Saliva test for early birth risk

BBC News

July 22, 2009

A simple saliva test could help spot which expectant women are likely to go into premature labour, experts believe.

Early identification would enable these mothers to be given steroids which help in the development of the baby’s lungs, preventing disability and death.

UK researchers found women going into labour very early, before 34 weeks gestation, had abnormally low progesterone levels in their saliva.

Their study appears in the British Journal of Obstetrics and Gynaecology.

Each year in the UK more than 50,000 babies are born prematurely, before 37 weeks gestation, and the condition is still not well understood.

It would be wonderful if in the future we only had to ask a pregnant woman to produce a small sample of saliva to know whether or not she was at risk
Lead researcher Professor Lucilla Poston

Experts suspect that the hormone progesterone plays some part and studies are underway to test whether giving women more of this hormone during pregnancy cuts the risk of a preterm birth.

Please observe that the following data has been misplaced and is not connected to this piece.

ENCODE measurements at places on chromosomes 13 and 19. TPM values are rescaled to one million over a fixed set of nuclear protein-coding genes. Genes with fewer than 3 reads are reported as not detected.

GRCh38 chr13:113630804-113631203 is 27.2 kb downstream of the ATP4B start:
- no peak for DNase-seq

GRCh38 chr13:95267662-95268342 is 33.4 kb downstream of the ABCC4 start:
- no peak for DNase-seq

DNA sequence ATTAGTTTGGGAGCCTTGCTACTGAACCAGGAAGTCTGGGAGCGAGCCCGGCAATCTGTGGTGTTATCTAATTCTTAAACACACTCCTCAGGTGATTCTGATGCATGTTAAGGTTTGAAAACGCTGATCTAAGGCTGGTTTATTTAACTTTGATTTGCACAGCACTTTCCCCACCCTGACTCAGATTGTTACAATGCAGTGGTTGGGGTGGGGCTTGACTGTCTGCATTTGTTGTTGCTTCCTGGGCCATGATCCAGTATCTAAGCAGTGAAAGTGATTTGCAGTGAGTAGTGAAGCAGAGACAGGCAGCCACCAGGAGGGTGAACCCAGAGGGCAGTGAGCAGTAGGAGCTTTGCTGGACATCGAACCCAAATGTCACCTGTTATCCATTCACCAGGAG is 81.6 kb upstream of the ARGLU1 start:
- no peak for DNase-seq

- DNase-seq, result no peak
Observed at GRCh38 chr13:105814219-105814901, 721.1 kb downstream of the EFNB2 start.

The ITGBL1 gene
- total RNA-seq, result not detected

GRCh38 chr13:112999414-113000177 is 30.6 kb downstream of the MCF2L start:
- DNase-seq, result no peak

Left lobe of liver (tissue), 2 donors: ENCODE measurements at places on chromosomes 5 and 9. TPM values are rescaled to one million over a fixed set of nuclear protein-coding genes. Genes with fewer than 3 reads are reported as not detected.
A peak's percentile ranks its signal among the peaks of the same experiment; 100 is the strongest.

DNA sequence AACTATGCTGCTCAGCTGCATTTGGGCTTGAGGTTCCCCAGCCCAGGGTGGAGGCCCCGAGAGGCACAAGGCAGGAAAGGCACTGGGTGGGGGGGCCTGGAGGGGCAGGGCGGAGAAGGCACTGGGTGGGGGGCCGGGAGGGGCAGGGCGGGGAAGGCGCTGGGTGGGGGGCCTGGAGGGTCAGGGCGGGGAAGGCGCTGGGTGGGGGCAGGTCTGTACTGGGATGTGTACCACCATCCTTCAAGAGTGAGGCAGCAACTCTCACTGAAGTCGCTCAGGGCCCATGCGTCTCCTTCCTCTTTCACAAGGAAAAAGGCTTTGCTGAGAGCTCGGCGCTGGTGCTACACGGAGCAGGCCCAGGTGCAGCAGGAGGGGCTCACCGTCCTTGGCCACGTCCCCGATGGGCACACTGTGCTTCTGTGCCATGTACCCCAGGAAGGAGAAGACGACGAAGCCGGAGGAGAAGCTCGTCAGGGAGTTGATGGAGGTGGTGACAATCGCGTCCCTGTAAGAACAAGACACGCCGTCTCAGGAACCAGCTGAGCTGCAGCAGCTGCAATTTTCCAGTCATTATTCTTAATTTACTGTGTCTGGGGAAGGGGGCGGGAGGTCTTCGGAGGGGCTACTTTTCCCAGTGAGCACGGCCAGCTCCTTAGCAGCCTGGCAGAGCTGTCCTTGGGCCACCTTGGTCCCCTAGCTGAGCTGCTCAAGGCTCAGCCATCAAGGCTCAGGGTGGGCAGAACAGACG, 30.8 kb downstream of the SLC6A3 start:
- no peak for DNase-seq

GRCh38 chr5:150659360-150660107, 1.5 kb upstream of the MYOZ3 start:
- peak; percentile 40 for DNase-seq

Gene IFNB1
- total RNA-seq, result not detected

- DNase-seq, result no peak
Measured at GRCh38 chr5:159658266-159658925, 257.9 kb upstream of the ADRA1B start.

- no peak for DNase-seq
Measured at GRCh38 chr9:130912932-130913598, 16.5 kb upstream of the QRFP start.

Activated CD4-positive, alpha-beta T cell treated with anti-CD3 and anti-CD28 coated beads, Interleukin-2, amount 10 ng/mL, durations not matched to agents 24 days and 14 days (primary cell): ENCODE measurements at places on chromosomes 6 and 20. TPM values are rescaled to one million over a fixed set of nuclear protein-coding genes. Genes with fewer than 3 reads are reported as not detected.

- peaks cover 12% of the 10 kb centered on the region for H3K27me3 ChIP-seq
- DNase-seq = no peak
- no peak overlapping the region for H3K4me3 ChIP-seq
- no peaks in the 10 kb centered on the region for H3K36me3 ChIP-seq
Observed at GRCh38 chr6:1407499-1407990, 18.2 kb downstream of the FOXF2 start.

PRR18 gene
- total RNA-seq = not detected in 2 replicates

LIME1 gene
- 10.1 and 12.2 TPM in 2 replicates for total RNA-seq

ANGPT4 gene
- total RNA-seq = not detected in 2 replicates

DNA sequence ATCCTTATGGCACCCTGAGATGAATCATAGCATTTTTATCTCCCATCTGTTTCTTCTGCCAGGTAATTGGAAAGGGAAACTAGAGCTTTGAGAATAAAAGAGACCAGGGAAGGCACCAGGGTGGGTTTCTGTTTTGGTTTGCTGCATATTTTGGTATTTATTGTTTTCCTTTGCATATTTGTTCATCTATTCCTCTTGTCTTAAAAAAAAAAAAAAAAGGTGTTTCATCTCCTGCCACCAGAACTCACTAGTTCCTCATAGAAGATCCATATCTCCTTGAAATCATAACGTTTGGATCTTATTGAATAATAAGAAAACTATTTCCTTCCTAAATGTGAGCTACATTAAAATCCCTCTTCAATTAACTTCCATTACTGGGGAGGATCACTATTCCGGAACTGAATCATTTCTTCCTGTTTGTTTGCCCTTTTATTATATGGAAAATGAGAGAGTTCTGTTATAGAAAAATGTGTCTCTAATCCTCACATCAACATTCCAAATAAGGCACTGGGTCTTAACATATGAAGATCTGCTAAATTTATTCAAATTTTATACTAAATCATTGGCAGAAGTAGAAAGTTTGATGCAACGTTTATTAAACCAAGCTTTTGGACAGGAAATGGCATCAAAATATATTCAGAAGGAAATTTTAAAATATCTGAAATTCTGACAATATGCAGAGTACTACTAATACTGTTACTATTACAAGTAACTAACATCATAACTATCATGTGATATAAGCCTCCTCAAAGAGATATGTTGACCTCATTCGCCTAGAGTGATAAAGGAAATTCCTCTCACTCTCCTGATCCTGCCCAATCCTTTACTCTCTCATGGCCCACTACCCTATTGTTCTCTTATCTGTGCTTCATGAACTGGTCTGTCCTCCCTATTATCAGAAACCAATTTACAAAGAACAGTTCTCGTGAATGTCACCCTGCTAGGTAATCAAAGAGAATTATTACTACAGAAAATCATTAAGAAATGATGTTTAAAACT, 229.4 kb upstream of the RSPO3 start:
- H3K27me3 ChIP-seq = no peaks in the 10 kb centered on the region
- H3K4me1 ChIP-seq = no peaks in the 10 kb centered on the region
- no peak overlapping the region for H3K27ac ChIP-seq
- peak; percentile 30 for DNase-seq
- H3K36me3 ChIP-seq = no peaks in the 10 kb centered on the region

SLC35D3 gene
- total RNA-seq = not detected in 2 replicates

The latest work by researchers at University College London and King’s College London, suggests monitoring progesterone levels in saliva could provide a cheap and convenient early marker for the condition.



Author: Leslie Carol Botha

Author, publisher, radio talk show host and internationally recognized expert on women's hormone cycles. Social/political activist on Gardasil the HPV vaccine for adolescent girls. Co-author of "Understanding Your Mood, Mind and Hormone Cycle." Honorary advisory board member for the Foundation for the Study of Cycles and member of the Society for Menstrual Cycle Research.